Mark 4: 35-41, 1 Samuel 17: 32-49
“A Storm Ready Faith”

A Storm Ready Faith

June 23, 2024 – Northwood United – Rev. G. Scott Turnbrook - Mark 4: 35-41, 1 Samuel 17: 32-49.


What is on your list of perfect things for a hot summer day? Freckle-blessed children selling lemonade, a high-flying kite dancing over the beach, sand tickling between your toes, giggling children filling their water guns, and of course stories of a little boy with a slingshot. Yet this is not any little boy, and this is not just any slingshot. This is a story of David with Goliath-like proportions. Well, actually, this is the story of David and Goliath.


And as we consider the spirit of its teaching, we consider a very odd situation, indeed. You recall that this David is Jesse’s kid. The runt of the litter; the youngest son, the shepherd who is normally working in the back forty tending the sheep. Last week, we recalled Elijah’s anointing of this boy shepherd who is to become King. We recalled how very odd this was for the monarchy of Israel and Judah to have this little boy be called by God to rule as king. Yet, he was anointed, and he was on the path to become king of the monarchy.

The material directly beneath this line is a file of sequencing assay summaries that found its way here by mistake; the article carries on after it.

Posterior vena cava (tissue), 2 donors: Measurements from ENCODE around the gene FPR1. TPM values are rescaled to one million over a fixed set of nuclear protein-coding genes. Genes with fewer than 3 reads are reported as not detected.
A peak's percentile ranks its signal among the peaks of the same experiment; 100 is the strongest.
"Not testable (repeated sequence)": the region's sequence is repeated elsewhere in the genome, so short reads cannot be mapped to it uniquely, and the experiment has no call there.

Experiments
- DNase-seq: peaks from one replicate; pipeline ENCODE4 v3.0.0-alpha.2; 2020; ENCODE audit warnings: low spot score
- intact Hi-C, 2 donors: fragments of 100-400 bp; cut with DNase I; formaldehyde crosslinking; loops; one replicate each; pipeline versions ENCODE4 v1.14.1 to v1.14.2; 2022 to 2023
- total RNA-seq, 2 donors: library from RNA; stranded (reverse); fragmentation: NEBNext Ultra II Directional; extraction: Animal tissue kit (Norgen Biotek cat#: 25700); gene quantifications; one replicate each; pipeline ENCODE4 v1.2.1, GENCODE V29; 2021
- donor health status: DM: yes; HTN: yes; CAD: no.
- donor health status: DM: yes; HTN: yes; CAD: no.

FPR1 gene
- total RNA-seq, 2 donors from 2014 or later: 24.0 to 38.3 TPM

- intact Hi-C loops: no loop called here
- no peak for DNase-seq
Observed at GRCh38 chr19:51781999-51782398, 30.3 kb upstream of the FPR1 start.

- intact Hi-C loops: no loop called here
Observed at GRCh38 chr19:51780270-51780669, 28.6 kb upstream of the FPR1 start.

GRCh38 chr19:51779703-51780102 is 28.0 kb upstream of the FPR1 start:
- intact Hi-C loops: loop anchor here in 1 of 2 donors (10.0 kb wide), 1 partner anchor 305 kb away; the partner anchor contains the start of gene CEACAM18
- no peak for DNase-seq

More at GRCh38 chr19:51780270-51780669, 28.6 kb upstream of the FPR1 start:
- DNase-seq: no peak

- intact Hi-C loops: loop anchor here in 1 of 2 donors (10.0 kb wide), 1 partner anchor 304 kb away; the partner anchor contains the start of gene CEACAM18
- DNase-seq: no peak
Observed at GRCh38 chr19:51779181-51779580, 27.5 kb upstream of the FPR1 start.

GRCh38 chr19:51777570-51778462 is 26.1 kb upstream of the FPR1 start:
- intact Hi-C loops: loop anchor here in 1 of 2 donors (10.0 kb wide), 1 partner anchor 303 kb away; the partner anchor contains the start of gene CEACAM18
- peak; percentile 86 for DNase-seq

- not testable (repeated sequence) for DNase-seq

To set the scene, the area that David and Goliath meet is a territory that had been in dispute between the Israelites and the Philistines. While David was trying to shepherd in a new way of gently living as God’s children, he still had a lot of teaching ahead of him. So, the Israelite army fitted him up with shield and spear as they would send any warrior for battle. Of course, David wasn’t just any warrior – he was a shepherd, not a warrior, he weighed 99 pounds soaking wet! And the battle armour didn’t fit. It was so big and cumbersome on this gentle little shepherd that he couldn’t move a muscle. So, he shed this battle armour, and he chose to take on the protection of God instead. He chose to be a person of faith and lead with his spirit. It is no accident that he carried five smooth stones as his defence. The Torah – the Israelite law is constructed of the first five books of the Bible and David was teaching the Israelites what will happen when they truly let God lead – when they follow Torah.


He took his five stones and his little slingshot along with his shepherding faith that could move mountains and went on to challenge the giant Goliath to a new way of being. Goliath said: “Come to me, and I will give your flesh to the birds of the air and to the wild animals of the field.” Yet, David did not live by the same reality as Goliath. He said “You come to me with sword and spear and javelin; but I come to you in the name of the LORD of hosts …so that all the earth may know that there is a God in Israel, and that all this assembly may know that the LORD does not save by sword and spear.”